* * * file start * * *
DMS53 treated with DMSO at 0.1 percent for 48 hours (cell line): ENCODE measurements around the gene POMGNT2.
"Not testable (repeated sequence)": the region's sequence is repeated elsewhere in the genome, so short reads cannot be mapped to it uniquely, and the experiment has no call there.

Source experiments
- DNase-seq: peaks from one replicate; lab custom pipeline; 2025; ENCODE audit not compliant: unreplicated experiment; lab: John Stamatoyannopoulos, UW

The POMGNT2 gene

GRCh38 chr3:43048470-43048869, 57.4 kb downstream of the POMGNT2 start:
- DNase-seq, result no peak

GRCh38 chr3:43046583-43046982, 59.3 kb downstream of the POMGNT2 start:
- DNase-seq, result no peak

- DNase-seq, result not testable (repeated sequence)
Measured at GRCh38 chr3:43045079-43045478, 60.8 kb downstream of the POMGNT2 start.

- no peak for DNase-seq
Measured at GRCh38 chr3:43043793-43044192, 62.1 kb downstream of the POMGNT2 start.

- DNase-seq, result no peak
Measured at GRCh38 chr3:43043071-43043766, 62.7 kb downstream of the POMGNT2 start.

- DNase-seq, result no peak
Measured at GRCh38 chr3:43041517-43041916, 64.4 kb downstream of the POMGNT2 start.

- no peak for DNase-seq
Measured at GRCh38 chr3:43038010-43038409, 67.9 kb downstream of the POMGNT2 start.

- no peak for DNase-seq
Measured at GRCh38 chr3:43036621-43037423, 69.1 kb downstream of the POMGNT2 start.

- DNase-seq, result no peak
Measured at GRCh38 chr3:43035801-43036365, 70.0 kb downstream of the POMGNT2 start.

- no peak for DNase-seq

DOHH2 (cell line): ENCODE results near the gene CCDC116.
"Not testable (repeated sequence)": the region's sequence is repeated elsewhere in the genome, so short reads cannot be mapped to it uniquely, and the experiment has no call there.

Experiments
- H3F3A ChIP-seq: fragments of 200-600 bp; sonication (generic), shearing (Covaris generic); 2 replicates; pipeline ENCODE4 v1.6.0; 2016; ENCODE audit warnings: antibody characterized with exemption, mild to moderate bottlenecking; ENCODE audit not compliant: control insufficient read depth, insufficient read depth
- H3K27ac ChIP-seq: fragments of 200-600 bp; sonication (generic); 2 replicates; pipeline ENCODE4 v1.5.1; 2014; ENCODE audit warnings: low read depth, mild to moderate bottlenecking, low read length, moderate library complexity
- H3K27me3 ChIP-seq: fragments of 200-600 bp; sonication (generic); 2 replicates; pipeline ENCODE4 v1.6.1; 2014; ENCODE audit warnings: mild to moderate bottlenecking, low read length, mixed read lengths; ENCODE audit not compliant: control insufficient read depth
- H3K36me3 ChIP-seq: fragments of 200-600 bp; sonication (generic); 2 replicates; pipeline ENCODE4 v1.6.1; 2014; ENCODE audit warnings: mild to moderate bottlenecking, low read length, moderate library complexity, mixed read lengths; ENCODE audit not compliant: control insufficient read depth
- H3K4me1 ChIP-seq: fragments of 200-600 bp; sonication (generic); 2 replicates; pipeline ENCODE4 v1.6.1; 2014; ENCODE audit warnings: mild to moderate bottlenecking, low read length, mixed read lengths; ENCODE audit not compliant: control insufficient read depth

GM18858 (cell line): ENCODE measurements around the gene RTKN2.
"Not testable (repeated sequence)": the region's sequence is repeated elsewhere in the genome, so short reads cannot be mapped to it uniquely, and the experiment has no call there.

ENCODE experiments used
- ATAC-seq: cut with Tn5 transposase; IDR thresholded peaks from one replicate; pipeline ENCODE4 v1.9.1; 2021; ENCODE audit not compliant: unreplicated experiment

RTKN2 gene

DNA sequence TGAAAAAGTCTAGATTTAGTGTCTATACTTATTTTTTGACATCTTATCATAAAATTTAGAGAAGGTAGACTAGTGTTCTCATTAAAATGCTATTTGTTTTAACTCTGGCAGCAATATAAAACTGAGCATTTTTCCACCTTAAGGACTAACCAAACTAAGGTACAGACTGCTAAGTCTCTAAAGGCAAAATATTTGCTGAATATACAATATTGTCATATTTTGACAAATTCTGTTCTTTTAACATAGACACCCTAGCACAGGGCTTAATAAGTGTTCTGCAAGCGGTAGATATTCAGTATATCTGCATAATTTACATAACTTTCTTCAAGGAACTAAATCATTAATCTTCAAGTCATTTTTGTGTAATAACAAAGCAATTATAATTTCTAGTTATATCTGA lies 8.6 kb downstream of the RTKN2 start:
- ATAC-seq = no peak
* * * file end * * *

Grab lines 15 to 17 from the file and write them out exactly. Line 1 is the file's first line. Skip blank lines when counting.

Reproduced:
Measured at GRCh38 chr3:43043071-43043766, 62.7 kb downstream of the POMGNT2 start.

- DNase-seq, result no peak
Measured at GRCh38 chr3:43041517-43041916, 64.4 kb downstream of the POMGNT2 start.